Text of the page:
“We’ve tried everything that was advised by the agricultural engineer that came to help, but the situation didn’t change,” says Mohamed, the farmer from Tahoon. “He eventually told us that no pesticide could reverse the effects of air pollution on our crops.”

The farmers say that they can deal with this year’s loss, “but we can’t afford it for two years. This is our main source of income and we can’t live without it,” complains Ruby.

Moreover, the smoke has had a negative impact on animals, which have repeatedly fainted in the area surrounding the factories. Scores of animals have also reportedly died because of the smoke.

Ammar, the livestock dealer, argues that the factories’ pollution has had a harsh impact on local animals.

Pointing to two of his cows that had fainted from smoke inhalation, Ammar says, “The price of each of these cows will not reach LE1000. A healthy cow costs around LE10,000.”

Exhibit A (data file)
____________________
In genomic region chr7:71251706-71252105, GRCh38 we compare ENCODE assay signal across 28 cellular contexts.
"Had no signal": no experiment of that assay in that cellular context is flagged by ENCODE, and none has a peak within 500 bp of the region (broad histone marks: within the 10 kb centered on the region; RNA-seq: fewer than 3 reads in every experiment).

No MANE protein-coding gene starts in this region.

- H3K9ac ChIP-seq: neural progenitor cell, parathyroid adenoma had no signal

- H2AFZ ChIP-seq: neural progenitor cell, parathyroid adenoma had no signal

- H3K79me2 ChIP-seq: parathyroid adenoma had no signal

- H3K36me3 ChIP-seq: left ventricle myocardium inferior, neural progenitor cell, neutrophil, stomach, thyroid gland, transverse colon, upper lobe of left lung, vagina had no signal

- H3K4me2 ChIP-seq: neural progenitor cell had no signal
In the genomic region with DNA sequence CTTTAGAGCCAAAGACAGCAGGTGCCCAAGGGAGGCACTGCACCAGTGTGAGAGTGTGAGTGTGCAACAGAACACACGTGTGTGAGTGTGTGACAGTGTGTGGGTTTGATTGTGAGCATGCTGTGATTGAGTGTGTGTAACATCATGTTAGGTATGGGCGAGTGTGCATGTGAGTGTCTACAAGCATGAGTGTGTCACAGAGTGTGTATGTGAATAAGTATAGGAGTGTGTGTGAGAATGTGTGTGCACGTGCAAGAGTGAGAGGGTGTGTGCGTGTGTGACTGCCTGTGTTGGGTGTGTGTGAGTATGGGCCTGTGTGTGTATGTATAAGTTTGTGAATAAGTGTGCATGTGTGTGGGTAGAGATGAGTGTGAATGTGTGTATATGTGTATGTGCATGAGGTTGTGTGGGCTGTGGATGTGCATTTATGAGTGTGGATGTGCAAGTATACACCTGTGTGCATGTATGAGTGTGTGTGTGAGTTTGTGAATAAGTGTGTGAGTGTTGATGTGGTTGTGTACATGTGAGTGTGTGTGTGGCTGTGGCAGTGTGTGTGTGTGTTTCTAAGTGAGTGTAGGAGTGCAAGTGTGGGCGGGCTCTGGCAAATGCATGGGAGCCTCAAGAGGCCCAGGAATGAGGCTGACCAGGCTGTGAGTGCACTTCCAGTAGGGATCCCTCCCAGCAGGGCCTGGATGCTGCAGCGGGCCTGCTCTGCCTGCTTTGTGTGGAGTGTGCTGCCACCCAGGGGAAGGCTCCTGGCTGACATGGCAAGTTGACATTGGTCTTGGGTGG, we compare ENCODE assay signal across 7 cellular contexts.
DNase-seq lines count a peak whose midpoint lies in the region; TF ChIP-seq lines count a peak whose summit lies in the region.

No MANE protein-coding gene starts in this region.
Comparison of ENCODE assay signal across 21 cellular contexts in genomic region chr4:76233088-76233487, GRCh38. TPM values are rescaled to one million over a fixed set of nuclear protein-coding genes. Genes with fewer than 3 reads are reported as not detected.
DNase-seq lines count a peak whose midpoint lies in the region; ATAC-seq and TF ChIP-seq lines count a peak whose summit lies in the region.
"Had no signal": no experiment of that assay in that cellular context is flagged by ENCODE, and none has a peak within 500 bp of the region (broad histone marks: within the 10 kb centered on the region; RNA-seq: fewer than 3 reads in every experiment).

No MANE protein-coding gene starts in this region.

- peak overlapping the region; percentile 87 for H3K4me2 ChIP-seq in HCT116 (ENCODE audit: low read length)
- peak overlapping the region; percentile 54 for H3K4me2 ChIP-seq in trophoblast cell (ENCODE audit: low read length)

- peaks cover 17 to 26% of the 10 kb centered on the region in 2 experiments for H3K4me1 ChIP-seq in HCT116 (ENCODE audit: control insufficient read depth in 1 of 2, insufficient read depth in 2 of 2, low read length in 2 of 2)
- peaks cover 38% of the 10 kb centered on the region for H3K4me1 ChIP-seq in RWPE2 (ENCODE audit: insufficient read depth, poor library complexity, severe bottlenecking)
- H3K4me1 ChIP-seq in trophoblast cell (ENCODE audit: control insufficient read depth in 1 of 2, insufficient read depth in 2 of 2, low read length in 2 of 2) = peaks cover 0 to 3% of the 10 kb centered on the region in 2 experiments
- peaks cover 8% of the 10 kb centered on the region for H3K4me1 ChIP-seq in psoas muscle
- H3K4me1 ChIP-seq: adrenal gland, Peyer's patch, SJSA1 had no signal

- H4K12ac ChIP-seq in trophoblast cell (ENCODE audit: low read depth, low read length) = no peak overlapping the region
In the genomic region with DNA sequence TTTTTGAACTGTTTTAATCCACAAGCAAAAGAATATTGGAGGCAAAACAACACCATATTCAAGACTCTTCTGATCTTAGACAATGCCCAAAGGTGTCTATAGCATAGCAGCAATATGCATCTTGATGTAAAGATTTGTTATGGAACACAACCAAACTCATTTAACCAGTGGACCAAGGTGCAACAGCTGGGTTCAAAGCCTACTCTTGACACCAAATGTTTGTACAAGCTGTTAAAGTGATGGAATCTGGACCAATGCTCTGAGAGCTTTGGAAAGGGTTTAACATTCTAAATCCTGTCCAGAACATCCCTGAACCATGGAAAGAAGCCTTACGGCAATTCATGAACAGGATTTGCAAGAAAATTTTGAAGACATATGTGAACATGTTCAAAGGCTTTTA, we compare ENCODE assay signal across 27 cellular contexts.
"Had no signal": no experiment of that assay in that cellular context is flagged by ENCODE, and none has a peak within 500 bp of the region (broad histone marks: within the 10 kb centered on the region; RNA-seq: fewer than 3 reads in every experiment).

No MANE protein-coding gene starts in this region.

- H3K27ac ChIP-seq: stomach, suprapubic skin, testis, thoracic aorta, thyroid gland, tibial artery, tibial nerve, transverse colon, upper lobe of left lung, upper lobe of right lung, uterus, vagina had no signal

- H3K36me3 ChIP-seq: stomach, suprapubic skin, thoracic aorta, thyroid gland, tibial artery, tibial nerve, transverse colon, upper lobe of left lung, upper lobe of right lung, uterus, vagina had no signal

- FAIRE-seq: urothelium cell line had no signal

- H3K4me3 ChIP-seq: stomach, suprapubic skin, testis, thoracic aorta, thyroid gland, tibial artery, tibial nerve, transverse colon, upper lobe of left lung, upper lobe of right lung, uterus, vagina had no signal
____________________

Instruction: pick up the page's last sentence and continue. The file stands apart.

The problem is chronic, Ammar adds, as livestock are a major source for income for many families in the area. He also says that cows provide families with milk and cheese, which comprise almost all of local families’ meals.

Residents can also make extra money by selling fresh produce in the local village market, but their crops have been damaged. “That’s why the problem is threatening our lives here,” Ammar continues.

Farmers against the SCAF?

Ruby, the farmer from Deeba, says that Egypt’s military rulers are now turning against the people.

They are destroying us,” he angrily exclaims. “Their job is to protect us, not harm us with these factories.”